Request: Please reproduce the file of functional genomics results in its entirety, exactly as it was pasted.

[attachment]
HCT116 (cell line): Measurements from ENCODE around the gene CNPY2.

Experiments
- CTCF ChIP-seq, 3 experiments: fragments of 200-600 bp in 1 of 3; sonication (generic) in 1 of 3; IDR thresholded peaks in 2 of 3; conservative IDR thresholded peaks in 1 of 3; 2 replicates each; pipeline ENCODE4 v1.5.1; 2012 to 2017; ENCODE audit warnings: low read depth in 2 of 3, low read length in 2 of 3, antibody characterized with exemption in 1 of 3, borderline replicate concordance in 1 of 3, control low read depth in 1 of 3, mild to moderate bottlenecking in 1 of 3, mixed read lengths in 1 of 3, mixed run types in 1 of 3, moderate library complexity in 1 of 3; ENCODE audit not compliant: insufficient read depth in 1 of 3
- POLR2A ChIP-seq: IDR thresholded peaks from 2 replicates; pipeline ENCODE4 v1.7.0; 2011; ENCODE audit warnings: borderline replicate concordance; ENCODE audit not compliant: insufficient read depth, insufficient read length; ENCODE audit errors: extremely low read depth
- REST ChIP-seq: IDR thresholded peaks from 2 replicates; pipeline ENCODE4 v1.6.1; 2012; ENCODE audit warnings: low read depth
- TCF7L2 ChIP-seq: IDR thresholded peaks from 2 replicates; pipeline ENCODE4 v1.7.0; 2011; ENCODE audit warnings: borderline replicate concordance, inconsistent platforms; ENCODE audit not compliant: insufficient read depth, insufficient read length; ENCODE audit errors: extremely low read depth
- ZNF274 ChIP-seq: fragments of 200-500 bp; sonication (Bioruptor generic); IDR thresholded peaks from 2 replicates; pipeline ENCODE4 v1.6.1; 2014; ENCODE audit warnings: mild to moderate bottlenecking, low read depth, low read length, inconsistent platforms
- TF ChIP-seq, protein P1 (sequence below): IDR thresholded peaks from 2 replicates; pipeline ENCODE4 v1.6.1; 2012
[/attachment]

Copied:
HCT116 (cell line): Measurements from ENCODE around the gene CNPY2.

Experiments
- CTCF ChIP-seq, 3 experiments: fragments of 200-600 bp in 1 of 3; sonication (generic) in 1 of 3; IDR thresholded peaks in 2 of 3; conservative IDR thresholded peaks in 1 of 3; 2 replicates each; pipeline ENCODE4 v1.5.1; 2012 to 2017; ENCODE audit warnings: low read depth in 2 of 3, low read length in 2 of 3, antibody characterized with exemption in 1 of 3, borderline replicate concordance in 1 of 3, control low read depth in 1 of 3, mild to moderate bottlenecking in 1 of 3, mixed read lengths in 1 of 3, mixed run types in 1 of 3, moderate library complexity in 1 of 3; ENCODE audit not compliant: insufficient read depth in 1 of 3
- POLR2A ChIP-seq: IDR thresholded peaks from 2 replicates; pipeline ENCODE4 v1.7.0; 2011; ENCODE audit warnings: borderline replicate concordance; ENCODE audit not compliant: insufficient read depth, insufficient read length; ENCODE audit errors: extremely low read depth
- REST ChIP-seq: IDR thresholded peaks from 2 replicates; pipeline ENCODE4 v1.6.1; 2012; ENCODE audit warnings: low read depth
- TCF7L2 ChIP-seq: IDR thresholded peaks from 2 replicates; pipeline ENCODE4 v1.7.0; 2011; ENCODE audit warnings: borderline replicate concordance, inconsistent platforms; ENCODE audit not compliant: insufficient read depth, insufficient read length; ENCODE audit errors: extremely low read depth
- ZNF274 ChIP-seq: fragments of 200-500 bp; sonication (Bioruptor generic); IDR thresholded peaks from 2 replicates; pipeline ENCODE4 v1.6.1; 2014; ENCODE audit warnings: mild to moderate bottlenecking, low read depth, low read length, inconsistent platforms
- TF ChIP-seq, protein P1 (sequence below): IDR thresholded peaks from 2 replicates; pipeline ENCODE4 v1.6.1; 2012